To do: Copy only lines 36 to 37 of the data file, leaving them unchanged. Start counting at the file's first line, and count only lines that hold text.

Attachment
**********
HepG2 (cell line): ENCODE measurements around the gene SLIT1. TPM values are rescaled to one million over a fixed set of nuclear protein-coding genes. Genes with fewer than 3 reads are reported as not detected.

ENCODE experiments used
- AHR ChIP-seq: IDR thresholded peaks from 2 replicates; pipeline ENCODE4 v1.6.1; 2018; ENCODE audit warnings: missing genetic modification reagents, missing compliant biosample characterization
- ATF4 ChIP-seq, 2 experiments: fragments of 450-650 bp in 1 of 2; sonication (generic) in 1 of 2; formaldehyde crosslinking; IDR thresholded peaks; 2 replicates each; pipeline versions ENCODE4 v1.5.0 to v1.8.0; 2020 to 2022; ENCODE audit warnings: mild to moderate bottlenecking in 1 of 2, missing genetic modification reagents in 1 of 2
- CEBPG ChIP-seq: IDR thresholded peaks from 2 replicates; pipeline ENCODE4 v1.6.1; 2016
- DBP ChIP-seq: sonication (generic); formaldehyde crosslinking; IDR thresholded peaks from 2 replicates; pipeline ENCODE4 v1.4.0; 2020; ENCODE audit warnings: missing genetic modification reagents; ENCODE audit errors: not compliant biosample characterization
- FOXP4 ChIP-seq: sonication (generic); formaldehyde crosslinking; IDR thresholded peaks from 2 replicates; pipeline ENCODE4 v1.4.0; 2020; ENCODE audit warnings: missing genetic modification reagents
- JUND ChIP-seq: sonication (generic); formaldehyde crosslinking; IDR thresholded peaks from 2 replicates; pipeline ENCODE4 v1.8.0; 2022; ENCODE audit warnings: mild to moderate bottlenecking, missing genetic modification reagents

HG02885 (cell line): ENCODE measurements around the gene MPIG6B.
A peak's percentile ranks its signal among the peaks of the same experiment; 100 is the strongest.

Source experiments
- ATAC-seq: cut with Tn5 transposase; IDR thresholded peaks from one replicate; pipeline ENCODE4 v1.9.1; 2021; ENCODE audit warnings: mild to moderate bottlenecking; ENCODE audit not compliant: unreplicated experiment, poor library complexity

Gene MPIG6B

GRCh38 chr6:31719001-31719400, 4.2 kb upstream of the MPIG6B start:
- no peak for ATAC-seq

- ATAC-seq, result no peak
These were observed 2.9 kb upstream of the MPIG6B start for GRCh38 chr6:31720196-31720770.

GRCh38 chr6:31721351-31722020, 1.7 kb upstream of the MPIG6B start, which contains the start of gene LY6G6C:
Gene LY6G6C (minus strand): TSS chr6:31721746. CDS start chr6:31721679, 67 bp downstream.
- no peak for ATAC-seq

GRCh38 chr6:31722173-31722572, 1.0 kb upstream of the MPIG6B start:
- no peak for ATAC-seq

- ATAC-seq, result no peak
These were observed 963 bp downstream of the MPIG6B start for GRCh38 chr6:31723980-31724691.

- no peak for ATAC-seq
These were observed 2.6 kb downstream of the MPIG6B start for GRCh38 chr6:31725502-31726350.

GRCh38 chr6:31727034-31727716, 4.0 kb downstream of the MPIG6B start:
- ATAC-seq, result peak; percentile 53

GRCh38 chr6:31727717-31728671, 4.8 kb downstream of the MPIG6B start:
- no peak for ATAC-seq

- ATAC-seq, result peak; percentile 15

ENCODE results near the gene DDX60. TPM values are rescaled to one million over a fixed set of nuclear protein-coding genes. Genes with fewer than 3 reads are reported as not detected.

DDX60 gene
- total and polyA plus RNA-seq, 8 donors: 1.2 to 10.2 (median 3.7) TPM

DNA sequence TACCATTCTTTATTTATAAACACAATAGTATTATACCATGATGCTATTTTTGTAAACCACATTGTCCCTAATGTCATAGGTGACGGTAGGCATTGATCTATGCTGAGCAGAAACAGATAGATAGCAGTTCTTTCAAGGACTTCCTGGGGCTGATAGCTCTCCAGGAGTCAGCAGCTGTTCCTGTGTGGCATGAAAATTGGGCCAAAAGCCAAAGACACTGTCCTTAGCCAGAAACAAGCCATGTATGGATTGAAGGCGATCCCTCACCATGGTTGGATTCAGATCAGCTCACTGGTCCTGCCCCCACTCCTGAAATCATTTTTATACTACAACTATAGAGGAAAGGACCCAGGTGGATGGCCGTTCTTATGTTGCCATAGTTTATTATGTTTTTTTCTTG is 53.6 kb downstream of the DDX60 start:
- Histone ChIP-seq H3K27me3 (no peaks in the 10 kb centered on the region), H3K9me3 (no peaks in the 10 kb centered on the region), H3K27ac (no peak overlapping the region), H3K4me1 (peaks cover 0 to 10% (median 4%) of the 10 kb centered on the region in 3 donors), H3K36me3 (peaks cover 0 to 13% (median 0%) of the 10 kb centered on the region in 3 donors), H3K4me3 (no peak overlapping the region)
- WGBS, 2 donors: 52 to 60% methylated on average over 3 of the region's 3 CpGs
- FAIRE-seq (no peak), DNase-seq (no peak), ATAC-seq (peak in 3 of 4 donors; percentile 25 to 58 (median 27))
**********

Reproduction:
- Histone ChIP-seq H3K27me3 (no peaks in the 10 kb centered on the region), H3K9me3 (no peaks in the 10 kb centered on the region), H3K27ac (no peak overlapping the region), H3K4me1 (peaks cover 0 to 10% (median 4%) of the 10 kb centered on the region in 3 donors), H3K36me3 (peaks cover 0 to 13% (median 0%) of the 10 kb centered on the region in 3 donors), H3K4me3 (no peak overlapping the region)
- WGBS, 2 donors: 52 to 60% methylated on average over 3 of the region's 3 CpGs